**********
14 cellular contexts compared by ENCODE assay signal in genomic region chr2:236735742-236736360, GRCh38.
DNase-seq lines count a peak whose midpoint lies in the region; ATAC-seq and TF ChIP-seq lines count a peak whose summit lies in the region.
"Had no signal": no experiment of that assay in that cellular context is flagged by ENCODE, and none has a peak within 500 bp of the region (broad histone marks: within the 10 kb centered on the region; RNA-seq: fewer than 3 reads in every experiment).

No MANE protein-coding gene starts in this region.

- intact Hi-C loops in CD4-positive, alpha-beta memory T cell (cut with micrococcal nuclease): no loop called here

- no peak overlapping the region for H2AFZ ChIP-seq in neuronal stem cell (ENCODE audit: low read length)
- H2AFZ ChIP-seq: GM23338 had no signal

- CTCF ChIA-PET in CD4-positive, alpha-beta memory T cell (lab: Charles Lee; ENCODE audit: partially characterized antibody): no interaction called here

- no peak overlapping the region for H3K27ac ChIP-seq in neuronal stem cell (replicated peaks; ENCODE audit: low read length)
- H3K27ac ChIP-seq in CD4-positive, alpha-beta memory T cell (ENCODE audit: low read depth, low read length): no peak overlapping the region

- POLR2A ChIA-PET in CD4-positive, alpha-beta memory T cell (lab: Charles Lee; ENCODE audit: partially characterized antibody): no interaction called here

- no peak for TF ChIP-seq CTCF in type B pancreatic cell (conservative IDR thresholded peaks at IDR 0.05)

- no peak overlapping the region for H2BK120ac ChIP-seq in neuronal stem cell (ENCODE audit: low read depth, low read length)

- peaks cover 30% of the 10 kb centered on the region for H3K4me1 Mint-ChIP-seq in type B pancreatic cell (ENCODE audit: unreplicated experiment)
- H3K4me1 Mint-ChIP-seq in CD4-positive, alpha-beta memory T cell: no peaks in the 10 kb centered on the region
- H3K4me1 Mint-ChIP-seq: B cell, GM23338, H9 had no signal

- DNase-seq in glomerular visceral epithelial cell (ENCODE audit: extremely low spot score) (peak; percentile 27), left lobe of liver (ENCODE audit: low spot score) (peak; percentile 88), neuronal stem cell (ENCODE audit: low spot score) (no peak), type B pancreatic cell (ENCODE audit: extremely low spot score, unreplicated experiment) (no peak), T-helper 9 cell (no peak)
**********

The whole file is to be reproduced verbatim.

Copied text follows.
14 cellular contexts compared by ENCODE assay signal in genomic region chr2:236735742-236736360, GRCh38.
DNase-seq lines count a peak whose midpoint lies in the region; ATAC-seq and TF ChIP-seq lines count a peak whose summit lies in the region.
"Had no signal": no experiment of that assay in that cellular context is flagged by ENCODE, and none has a peak within 500 bp of the region (broad histone marks: within the 10 kb centered on the region; RNA-seq: fewer than 3 reads in every experiment).

No MANE protein-coding gene starts in this region.

- intact Hi-C loops in CD4-positive, alpha-beta memory T cell (cut with micrococcal nuclease): no loop called here

- no peak overlapping the region for H2AFZ ChIP-seq in neuronal stem cell (ENCODE audit: low read length)
- H2AFZ ChIP-seq: GM23338 had no signal

- CTCF ChIA-PET in CD4-positive, alpha-beta memory T cell (lab: Charles Lee; ENCODE audit: partially characterized antibody): no interaction called here

- no peak overlapping the region for H3K27ac ChIP-seq in neuronal stem cell (replicated peaks; ENCODE audit: low read length)
- H3K27ac ChIP-seq in CD4-positive, alpha-beta memory T cell (ENCODE audit: low read depth, low read length): no peak overlapping the region

- POLR2A ChIA-PET in CD4-positive, alpha-beta memory T cell (lab: Charles Lee; ENCODE audit: partially characterized antibody): no interaction called here

- no peak for TF ChIP-seq CTCF in type B pancreatic cell (conservative IDR thresholded peaks at IDR 0.05)

- no peak overlapping the region for H2BK120ac ChIP-seq in neuronal stem cell (ENCODE audit: low read depth, low read length)

- peaks cover 30% of the 10 kb centered on the region for H3K4me1 Mint-ChIP-seq in type B pancreatic cell (ENCODE audit: unreplicated experiment)
- H3K4me1 Mint-ChIP-seq in CD4-positive, alpha-beta memory T cell: no peaks in the 10 kb centered on the region
- H3K4me1 Mint-ChIP-seq: B cell, GM23338, H9 had no signal

- DNase-seq in glomerular visceral epithelial cell (ENCODE audit: extremely low spot score) (peak; percentile 27), left lobe of liver (ENCODE audit: low spot score) (peak; percentile 88), neuronal stem cell (ENCODE audit: low spot score) (no peak), type B pancreatic cell (ENCODE audit: extremely low spot score, unreplicated experiment) (no peak), T-helper 9 cell (no peak)